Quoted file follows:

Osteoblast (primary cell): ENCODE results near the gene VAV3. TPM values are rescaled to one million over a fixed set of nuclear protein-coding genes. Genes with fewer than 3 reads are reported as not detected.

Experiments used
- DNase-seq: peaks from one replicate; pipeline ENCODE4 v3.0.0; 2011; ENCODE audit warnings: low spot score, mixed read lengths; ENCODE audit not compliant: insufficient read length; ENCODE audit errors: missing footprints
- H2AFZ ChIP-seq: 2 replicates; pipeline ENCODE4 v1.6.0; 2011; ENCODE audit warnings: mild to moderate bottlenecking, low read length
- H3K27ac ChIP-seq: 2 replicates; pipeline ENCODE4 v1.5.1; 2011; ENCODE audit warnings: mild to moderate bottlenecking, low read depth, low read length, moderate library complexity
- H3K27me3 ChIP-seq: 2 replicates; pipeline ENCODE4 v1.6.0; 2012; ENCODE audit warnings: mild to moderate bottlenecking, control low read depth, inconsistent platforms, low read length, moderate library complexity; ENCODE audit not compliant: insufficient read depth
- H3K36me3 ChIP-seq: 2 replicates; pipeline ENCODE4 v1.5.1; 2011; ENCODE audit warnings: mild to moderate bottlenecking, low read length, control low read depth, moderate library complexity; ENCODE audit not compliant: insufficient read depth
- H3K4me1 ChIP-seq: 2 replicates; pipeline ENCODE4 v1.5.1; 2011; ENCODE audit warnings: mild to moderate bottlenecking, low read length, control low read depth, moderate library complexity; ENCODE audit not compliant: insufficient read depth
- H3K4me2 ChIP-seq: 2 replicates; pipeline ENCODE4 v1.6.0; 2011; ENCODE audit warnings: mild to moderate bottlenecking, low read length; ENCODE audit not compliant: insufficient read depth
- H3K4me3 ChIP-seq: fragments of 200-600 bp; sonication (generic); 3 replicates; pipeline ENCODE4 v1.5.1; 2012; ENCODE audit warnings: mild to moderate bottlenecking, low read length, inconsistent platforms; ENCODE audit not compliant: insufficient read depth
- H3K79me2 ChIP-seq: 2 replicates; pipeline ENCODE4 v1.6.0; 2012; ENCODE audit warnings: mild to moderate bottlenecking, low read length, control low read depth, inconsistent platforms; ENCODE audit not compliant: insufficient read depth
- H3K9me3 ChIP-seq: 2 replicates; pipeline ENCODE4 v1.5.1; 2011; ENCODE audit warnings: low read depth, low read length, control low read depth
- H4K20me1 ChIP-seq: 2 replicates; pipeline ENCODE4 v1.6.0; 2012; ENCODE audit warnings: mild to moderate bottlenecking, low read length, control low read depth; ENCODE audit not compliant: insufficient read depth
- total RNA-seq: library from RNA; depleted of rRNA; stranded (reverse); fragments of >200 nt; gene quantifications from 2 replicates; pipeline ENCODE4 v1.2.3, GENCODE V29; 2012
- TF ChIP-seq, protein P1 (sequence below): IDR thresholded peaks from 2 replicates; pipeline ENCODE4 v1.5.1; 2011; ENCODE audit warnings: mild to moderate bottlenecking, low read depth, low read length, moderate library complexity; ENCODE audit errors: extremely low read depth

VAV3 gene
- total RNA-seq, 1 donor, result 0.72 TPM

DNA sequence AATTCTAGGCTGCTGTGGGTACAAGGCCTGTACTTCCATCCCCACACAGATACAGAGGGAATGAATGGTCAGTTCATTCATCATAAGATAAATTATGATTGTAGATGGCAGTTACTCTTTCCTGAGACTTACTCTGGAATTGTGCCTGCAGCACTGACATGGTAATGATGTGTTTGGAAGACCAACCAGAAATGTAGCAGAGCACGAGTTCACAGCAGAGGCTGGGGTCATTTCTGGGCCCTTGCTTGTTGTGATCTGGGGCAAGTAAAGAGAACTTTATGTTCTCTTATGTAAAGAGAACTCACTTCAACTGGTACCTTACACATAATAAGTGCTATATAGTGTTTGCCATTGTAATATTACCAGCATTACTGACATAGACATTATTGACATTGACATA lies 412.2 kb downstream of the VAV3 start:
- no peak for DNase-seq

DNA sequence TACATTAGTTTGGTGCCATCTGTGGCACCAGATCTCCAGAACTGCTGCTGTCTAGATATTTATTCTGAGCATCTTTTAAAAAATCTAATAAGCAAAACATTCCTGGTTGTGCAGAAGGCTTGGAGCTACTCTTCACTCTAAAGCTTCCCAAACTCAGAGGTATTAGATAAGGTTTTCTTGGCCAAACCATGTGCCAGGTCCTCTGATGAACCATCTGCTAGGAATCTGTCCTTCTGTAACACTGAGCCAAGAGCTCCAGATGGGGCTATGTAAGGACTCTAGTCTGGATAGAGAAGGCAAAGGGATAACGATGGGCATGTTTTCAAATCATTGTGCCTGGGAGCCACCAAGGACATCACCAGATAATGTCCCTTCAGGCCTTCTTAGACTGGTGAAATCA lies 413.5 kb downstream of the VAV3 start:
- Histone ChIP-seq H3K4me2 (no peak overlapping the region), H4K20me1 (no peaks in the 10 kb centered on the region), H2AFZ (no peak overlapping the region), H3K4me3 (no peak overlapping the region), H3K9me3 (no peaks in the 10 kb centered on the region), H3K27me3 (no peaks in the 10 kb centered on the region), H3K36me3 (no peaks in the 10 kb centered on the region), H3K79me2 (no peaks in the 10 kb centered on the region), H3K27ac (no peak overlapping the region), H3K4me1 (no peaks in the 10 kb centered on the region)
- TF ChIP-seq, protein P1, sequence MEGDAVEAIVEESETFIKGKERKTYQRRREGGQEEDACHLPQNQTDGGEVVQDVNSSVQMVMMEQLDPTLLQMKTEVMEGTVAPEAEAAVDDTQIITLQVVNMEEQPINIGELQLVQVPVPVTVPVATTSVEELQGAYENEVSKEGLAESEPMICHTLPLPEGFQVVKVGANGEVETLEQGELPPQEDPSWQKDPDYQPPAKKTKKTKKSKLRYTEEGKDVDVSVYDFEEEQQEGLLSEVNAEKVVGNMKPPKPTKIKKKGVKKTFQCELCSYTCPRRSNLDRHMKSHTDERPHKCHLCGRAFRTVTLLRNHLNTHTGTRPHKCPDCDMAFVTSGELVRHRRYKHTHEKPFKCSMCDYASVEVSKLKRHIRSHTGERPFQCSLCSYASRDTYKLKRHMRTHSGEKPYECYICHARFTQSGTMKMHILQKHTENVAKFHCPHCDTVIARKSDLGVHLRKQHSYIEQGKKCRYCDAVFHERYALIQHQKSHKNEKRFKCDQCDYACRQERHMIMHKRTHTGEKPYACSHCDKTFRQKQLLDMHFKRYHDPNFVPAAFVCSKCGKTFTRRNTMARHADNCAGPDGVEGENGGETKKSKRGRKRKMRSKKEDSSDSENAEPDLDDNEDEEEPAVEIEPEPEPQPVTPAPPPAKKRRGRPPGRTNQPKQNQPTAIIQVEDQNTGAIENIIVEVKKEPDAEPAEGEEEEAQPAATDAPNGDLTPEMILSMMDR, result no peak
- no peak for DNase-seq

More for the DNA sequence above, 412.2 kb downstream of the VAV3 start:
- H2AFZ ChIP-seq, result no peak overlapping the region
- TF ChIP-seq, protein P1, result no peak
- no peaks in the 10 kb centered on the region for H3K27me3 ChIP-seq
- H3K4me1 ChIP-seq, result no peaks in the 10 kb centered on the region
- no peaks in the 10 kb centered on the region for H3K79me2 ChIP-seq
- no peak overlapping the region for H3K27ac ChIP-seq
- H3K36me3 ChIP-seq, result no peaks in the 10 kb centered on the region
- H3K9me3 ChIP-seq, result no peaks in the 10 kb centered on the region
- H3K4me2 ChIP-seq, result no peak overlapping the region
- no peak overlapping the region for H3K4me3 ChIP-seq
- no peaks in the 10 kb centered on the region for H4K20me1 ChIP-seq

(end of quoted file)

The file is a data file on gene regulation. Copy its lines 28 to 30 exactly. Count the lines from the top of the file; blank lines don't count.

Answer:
- H3K4me1 ChIP-seq, result no peaks in the 10 kb centered on the region
- no peaks in the 10 kb centered on the region for H3K79me2 ChIP-seq
- no peak overlapping the region for H3K27ac ChIP-seq